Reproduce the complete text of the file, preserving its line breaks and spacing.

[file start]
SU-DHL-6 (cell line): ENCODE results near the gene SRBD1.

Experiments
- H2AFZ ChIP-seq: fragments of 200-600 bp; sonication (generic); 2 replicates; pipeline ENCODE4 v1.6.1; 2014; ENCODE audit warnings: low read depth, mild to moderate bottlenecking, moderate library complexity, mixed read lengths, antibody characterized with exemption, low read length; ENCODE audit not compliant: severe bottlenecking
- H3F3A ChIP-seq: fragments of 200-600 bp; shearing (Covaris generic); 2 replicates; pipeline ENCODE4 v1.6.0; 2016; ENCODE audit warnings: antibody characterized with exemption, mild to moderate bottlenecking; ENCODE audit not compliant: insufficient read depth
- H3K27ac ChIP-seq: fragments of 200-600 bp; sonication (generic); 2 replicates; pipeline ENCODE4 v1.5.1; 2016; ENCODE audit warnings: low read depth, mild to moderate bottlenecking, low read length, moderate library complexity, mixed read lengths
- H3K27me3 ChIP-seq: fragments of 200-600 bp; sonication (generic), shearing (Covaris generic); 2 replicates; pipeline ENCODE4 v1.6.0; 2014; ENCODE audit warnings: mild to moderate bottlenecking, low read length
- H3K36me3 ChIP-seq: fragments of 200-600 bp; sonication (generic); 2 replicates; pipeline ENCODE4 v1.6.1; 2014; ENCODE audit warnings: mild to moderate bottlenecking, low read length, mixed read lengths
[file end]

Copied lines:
SU-DHL-6 (cell line): ENCODE results near the gene SRBD1.

Experiments
- H2AFZ ChIP-seq: fragments of 200-600 bp; sonication (generic); 2 replicates; pipeline ENCODE4 v1.6.1; 2014; ENCODE audit warnings: low read depth, mild to moderate bottlenecking, moderate library complexity, mixed read lengths, antibody characterized with exemption, low read length; ENCODE audit not compliant: severe bottlenecking
- H3F3A ChIP-seq: fragments of 200-600 bp; shearing (Covaris generic); 2 replicates; pipeline ENCODE4 v1.6.0; 2016; ENCODE audit warnings: antibody characterized with exemption, mild to moderate bottlenecking; ENCODE audit not compliant: insufficient read depth
- H3K27ac ChIP-seq: fragments of 200-600 bp; sonication (generic); 2 replicates; pipeline ENCODE4 v1.5.1; 2016; ENCODE audit warnings: low read depth, mild to moderate bottlenecking, low read length, moderate library complexity, mixed read lengths
- H3K27me3 ChIP-seq: fragments of 200-600 bp; sonication (generic), shearing (Covaris generic); 2 replicates; pipeline ENCODE4 v1.6.0; 2014; ENCODE audit warnings: mild to moderate bottlenecking, low read length
- H3K36me3 ChIP-seq: fragments of 200-600 bp; sonication (generic); 2 replicates; pipeline ENCODE4 v1.6.1; 2014; ENCODE audit warnings: mild to moderate bottlenecking, low read length, mixed read lengths